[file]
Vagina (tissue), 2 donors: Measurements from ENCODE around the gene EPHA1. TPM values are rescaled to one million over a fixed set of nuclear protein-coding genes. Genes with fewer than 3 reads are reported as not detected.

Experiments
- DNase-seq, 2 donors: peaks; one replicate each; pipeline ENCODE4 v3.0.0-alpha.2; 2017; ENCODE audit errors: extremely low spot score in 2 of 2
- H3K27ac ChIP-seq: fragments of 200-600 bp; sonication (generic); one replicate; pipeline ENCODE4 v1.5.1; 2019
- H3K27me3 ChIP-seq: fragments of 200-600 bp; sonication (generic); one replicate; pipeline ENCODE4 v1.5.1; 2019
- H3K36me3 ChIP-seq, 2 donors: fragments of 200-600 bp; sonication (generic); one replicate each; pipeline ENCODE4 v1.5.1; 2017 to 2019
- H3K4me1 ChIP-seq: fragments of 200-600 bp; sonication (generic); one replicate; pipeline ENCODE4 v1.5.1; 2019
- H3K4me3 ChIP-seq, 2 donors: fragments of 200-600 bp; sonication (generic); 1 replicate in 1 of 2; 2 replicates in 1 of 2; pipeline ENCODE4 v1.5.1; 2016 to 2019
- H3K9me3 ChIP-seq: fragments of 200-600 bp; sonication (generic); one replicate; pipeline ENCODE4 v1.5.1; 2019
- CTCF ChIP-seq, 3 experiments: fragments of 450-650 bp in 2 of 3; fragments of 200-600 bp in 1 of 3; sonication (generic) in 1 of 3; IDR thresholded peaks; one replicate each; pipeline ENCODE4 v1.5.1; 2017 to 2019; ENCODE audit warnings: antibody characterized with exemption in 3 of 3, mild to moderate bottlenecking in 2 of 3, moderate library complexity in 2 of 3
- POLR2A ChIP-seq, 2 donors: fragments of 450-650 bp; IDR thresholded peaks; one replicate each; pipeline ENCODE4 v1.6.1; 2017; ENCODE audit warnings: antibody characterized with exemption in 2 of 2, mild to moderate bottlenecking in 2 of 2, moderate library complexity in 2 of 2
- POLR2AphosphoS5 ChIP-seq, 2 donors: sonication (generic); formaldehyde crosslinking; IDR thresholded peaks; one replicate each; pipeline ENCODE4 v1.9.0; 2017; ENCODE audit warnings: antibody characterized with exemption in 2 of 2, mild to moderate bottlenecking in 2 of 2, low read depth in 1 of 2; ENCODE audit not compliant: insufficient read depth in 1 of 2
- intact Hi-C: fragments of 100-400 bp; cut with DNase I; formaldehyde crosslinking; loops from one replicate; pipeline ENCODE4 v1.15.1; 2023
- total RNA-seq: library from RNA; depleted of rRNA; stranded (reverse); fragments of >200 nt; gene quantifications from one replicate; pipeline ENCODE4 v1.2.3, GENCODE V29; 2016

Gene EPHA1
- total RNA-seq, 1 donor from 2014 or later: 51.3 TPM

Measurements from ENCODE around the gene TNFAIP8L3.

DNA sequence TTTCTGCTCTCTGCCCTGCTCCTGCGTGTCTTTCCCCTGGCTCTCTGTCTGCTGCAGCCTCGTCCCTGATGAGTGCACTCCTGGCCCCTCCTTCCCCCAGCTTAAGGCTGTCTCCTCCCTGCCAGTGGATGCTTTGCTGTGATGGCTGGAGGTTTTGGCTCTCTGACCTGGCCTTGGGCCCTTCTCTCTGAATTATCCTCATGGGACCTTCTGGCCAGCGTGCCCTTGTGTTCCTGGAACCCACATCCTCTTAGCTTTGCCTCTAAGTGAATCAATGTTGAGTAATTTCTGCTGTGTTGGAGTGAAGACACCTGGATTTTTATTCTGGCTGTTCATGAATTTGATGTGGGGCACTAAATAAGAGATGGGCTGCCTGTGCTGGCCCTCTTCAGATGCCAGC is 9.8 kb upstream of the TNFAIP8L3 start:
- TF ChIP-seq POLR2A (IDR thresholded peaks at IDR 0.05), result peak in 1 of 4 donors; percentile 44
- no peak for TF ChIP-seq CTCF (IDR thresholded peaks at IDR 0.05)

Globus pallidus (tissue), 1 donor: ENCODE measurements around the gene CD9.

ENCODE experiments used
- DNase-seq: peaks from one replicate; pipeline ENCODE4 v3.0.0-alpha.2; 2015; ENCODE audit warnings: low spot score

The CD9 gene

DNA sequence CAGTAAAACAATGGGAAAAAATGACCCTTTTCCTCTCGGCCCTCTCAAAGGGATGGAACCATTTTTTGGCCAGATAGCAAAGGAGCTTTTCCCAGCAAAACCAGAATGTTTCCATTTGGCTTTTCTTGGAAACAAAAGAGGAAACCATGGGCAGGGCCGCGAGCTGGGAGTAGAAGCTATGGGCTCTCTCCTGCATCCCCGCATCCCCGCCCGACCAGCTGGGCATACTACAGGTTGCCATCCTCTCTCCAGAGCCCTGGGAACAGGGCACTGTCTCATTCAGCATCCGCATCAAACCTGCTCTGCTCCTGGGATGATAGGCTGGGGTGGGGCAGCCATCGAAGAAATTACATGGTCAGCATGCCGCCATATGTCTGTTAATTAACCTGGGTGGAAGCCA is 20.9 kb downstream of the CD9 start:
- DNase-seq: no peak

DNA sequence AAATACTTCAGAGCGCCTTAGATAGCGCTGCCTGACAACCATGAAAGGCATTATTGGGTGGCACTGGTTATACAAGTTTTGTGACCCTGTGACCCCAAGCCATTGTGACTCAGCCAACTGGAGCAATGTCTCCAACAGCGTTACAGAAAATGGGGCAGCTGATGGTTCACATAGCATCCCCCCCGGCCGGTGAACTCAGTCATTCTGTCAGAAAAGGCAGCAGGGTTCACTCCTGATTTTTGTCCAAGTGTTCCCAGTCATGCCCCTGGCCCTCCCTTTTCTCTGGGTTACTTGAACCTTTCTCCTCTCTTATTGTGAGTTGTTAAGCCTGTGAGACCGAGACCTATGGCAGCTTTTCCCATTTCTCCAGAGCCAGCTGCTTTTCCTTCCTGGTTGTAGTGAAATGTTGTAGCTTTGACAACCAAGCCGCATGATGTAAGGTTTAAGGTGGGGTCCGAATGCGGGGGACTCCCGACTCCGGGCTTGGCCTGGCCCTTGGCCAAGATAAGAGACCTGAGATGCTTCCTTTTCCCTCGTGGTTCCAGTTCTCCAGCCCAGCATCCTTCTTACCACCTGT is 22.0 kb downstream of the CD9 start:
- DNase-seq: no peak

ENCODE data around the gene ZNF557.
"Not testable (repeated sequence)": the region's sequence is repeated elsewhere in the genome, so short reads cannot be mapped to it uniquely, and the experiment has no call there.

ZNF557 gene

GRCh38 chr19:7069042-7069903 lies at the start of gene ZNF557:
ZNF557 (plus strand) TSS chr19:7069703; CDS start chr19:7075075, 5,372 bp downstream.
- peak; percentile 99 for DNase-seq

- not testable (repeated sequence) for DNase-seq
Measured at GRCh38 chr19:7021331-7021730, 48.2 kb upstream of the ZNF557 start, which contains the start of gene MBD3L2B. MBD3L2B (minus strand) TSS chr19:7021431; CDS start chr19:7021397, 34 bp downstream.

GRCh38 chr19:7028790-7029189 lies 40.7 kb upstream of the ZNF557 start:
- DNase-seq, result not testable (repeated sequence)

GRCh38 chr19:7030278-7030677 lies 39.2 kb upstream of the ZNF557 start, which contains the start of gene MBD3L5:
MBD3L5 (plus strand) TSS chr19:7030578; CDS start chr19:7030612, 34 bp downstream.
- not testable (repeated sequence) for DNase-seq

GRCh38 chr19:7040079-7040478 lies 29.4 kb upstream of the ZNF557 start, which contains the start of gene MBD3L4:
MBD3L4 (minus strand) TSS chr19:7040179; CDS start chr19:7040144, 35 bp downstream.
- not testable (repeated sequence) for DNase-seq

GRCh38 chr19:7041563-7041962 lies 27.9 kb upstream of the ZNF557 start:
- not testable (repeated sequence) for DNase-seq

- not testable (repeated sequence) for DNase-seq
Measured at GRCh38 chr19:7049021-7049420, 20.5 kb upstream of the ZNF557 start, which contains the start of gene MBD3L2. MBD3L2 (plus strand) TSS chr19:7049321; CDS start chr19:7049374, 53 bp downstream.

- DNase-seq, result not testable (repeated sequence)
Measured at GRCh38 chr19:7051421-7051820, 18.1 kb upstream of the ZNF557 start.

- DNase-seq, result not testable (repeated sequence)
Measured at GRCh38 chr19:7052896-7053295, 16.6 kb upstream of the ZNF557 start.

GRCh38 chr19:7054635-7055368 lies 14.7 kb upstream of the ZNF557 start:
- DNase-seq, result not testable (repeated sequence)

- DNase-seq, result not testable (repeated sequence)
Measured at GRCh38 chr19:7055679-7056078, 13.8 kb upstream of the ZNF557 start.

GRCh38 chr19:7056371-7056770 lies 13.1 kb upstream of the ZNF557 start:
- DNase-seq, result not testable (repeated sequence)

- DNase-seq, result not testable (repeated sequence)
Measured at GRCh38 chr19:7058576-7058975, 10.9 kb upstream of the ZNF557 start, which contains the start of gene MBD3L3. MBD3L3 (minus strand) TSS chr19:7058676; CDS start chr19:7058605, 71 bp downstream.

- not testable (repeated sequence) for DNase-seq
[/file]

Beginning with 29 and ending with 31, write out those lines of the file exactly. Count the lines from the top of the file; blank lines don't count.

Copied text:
ENCODE data around the gene ZNF557.
"Not testable (repeated sequence)": the region's sequence is repeated elsewhere in the genome, so short reads cannot be mapped to it uniquely, and the experiment has no call there.

ZNF557 gene